Improving employee engagement

October 2010

Dear clients,

Organisations with high engagement levels experience positive returns on talent outcomes, customer satisfaction, and the bottom line. The Corporate Leadership Council identified for example that companies with a highly engaged workforce derive the following benefits:

• Employees work 57% harder and are 9 times less likely to leave

• Average three-year revenue growth of 20.1% as compared to industry average of 8.9%

• Higher stock price over a period of 3 years as compared to a sample of 500 leading companies in a variety of industries

• Three times higher EBITA growth as compared to industry average

Despite all these benefits, a recent analysis by Hewitt Associates, a global human resources consulting and outsourcing company, shows that employee engagement and morale in the workplace are declining. Hewitt’s research shows that 46 percent of organizations experienced a decline in engagement levels in the quarter ending June 2010, while just 30 percent saw an improvement. These trends are confirmed by other research studies.

In this edition of the LeMaSa Chronicle we reflect on what organizations can do to improve employee engagement and also provide you with more background on Consciousness Coaching.

Enjoy the start of Summer and the rush to finish everything before the December holidays!

Regards

Sandra Schlebusch

Improving employee engagement
Improving employee engagement

“Engagement doesn't actually mean anything on its own without understanding the constituent parts. Which is, I think, why a lot of organisations still struggle with the concept. Engagement is actually simply a small bucket within the bigger bucket of human capital. And just as each organisation needs to decide what human capital it needs, it needs to define engagement for itself “(Jon Ingham, 2009).

Engagement is a psychological state that employees can be in when performing their work. In engagement, people employ and express themselves physically, cognitively, and emotionally during work performance. Engagement is influenced by organisational and personal drivers.

In the Talent Management Magazine Industry News (4 August 2010) the following key factors as uncovered by Hewitt were listed. According to Hewitt, companies with improved engagement levels:

• Focus on the long term and made workforce changes consistent with their principles and values and without losing sight of their overall goals;

• Obtain buy-in from leadership: Engagement is a top priority for leaders at companies that saw improved engagement scores. Leaders at these organizations were visible and provided ongoing updates to reduce employee uncertainty and stress. They also created excitement among employees about the future of the organization;

• Implement measurable actions: Successful organizations use employee information as a call to action rather than an assessment;

• Involve all stakeholders: Organizations with improved engagement understand that creating a "high engagement" environment requires the involvement of multiple stakeholders. They communicate to these stakeholders to ensure everyone is clear on their role in the process and on the employment value proposition;

• Understand key employee segments: Successful organizations understand that not all employees are necessarily equal. They focus on key segments and critical talent so that they’re able to engage or re-engage them once the job market improves;

• Usze a broader array of information and analytics: Almost three-qu arters conduct exit surveys to understand why employees are leaving and proactively identify potential hot spots.

Companies that are successful at improving engagement in spite of all the economic pressures are the ones that create an environment focused on key human capital elements. (http://talentmgt.com/industry_news/2010/August/5245/index.php)

Consciousness Coaching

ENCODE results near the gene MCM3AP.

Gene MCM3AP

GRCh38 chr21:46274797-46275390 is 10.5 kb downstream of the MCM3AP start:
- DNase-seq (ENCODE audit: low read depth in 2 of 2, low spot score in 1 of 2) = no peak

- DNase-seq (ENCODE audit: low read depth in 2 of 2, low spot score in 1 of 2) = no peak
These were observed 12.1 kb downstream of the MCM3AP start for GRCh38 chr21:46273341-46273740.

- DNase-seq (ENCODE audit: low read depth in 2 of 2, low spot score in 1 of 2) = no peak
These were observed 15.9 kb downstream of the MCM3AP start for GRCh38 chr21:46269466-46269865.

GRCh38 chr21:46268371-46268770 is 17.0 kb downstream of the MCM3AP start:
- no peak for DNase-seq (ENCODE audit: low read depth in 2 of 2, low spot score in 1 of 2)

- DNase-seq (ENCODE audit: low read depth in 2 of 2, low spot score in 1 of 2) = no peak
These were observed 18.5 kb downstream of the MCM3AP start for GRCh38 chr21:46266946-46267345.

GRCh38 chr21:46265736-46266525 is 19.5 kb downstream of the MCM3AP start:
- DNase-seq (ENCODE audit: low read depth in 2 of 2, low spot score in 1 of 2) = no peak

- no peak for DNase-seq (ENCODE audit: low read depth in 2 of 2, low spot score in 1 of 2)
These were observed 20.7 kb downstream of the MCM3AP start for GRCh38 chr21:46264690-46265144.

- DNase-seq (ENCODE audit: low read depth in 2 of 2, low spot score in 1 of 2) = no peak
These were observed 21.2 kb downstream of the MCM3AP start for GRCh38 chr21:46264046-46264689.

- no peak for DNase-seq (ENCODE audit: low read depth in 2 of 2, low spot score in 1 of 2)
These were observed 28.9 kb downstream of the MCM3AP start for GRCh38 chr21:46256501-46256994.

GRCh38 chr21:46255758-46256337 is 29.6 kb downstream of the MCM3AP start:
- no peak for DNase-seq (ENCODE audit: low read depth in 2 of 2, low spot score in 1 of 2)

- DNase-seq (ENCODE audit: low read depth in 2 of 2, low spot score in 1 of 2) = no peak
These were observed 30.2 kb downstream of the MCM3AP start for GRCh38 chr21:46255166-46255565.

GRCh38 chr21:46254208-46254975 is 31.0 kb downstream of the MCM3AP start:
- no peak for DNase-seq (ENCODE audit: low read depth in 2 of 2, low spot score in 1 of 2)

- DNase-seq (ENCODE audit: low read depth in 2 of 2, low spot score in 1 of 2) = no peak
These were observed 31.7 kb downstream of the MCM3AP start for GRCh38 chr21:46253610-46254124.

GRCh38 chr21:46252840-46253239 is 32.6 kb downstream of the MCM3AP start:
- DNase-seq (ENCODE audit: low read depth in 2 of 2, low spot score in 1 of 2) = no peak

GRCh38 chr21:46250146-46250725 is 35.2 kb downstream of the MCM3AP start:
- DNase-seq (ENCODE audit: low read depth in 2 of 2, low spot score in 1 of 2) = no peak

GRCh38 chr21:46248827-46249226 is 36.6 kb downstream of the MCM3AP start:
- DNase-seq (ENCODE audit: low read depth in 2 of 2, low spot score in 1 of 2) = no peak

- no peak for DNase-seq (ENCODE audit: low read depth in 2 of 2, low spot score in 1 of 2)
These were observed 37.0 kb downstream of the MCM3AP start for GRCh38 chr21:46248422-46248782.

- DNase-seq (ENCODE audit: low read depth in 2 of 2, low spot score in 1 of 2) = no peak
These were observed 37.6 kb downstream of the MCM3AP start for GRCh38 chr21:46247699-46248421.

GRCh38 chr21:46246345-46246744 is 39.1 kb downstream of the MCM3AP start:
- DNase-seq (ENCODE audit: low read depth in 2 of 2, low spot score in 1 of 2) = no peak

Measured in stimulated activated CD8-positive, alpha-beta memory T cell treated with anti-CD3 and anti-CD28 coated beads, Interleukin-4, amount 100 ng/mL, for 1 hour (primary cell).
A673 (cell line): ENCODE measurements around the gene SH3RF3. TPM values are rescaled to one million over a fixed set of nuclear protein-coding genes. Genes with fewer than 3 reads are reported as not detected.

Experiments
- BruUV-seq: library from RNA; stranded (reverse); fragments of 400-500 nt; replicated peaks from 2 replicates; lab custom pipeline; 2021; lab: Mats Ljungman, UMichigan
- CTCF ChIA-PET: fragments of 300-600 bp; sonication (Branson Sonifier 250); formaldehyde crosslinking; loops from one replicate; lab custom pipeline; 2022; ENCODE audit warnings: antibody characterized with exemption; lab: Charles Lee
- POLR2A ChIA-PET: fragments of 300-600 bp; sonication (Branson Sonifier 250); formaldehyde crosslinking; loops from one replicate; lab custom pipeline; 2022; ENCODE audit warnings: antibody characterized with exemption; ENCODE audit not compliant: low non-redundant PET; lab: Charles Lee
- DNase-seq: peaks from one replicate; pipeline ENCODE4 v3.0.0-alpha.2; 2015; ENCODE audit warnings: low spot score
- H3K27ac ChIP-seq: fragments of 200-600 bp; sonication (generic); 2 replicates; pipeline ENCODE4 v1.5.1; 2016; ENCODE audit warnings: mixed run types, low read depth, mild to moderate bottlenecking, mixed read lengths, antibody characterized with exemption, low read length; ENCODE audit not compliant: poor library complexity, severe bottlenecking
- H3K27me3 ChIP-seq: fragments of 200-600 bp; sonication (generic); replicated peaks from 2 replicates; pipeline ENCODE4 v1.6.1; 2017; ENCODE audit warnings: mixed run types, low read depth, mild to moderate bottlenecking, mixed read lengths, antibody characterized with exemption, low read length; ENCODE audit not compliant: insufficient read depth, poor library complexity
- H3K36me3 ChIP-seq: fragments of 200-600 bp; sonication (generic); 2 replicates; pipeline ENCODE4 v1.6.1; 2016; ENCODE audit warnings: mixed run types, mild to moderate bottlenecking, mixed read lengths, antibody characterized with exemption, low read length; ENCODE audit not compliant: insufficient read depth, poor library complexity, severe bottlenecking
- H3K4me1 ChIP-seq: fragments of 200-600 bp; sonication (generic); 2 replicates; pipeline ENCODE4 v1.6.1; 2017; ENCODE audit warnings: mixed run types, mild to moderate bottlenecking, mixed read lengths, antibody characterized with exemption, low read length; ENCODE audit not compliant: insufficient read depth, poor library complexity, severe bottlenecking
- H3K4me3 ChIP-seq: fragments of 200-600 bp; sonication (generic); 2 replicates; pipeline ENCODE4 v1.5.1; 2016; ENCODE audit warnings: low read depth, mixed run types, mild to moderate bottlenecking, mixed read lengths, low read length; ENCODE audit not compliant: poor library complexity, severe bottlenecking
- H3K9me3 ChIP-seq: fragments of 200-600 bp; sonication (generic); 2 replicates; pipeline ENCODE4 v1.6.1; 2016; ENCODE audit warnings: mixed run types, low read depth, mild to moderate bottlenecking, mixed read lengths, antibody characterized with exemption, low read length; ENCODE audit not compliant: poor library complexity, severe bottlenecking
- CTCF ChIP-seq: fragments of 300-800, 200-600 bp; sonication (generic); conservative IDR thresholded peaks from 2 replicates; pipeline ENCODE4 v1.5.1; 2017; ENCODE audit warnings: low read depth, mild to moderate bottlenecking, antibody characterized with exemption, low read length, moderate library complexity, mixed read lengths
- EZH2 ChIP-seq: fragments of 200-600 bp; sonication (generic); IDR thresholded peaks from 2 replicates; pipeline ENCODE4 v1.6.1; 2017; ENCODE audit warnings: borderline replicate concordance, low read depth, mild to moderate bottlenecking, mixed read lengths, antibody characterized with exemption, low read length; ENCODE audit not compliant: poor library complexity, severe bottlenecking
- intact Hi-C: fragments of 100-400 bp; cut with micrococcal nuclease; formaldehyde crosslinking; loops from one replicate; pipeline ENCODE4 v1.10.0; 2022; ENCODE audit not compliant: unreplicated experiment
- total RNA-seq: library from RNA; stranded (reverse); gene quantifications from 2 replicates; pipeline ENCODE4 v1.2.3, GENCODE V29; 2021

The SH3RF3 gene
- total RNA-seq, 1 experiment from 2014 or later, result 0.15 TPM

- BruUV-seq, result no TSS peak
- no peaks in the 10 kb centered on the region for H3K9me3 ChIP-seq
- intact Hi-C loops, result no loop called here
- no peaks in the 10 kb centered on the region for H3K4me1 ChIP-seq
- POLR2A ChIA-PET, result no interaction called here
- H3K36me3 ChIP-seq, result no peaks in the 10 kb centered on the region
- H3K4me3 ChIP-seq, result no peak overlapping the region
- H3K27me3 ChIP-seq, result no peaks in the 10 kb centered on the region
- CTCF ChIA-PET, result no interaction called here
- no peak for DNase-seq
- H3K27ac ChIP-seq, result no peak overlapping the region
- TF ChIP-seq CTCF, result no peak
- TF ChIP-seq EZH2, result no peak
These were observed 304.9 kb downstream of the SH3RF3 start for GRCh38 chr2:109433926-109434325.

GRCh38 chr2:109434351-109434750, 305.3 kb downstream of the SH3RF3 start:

In this contribution information is quoted verbatim from two websites, namely http://www.consciousnesscoaching.co.za/index.php/about/consciousness-coaching/ and http://www.marcsteinberg.com/Downloads/Consciousness-Coaching-article.pdf Over the past few years, people from all walks of life have recognised the benefits of having someone to help them shift their thinking – and their lives – to new levels of possibility. As a result, the coaching industry has seen substantial growth worldwide. One of the most significant events in the growth of this industry has been the introduction of Consciousness Coaching®, distilled from cosmopolitan contributions and honed here in South Africa. So how does Consciousness Coaching® differ from other life coaching or business coaching? Consciousness Coaching® is built on Professional Coaching according to the standards of the International Coach Federation (ICF), with the added dimension of Awareness Creation (AC) as developed by Marc Steinberg. The AC component makes the individual aware of areas that are beyond normal human consciousness – a whole dimension that most people simply aren’t even aware that they don’t know about. Real breakthroughs happen in the material world when your thinking expands to embrace possibilities that are outside of the ‘box’ of conventional consciousness. As Einstein observed, ‘The significant problems we have cannot be solved at the same level of thinking with which we created them’. Normal life coaching or business coaching empowers the individual on the ‘same level of thinking’, which is effective, but limited. When we merge standard coaching practice with the highly developed Awareness Creation process, we move into the limitless realm of Consciousness Coaching®. So many coaching clients are fighting an impossible battle against their ego; the mind says “I am confident, powerful and charismatic” and the ego says: “Yeah right, you fool!” No wonder most methods prove ineffective in the long run. How does Consciousness Coaching® work? If we see the ego as the framework in which we think and feel (‘I’ and then comes ‘think’ and ‘feel’, not the other way round) then it’s obvious that this framework, what Marc Steinberg the developer of Consciousness Coaching ® refers to as consciousness, has to be transformed as well. In fact, consciousness has to be made fit to operate on a more powerful, efficient level. Only then, so concludes Steinberg, can we expect a lasting change for the better. To access consciousness itself is quite a sophisticated and demanding science. One needs to have a thorough understanding of ontology (the science of being) in order to fully comprehend the Consciousness Coaching ® approach. It is the process to make visible the water for the fish, the air for the bird and in our case, the being for us human beings. The Consciousness Coach ® has to initiate that the client spins around himself so fast that he starts seeing himself from the back. That’s the ‘Aha’-moment, that’s the opening up of a whole new awareness, a new possibility that didn’t exist before. Consciousness Coaching ® clients experience this phenomenon as a huge release of energy, passion and clarity. Suddenly new horizons are made visible, and who wouldn’t be excited about that? However, the core task Consciousness Coaching® has to achieve is to distinguish and detach the self from the ego. Normally they are perceived as one and therefore not perceived at all, remember the water for the fish isn’t part of his awareness. Once the client has established and integrated this extraordinary level of awareness, to see his/her self distinct from his/her ego, he/she is now in the position to root him/herself in this self and to think, feel and act from there. The ego degenerates to it’s original function, namely to be an ‘organ’ like the mind or the brain and serve the human being instead of running it. To initiate and facilitate this process of shifting into one’s self is the unique trademark of Consciousness Coaching ®. Marc Steinberg is proud of his development, saying that he sees in it the next generation of human development techniques. “Many clients of the current coaching methods like Life Coaching, Executive Coaching etc. are kind of disillusioned with regard to the promises coaching has created. The real reason lies not in the assumed limits of coaching itself but rather in the limited scope the facilitators of these methods do have.”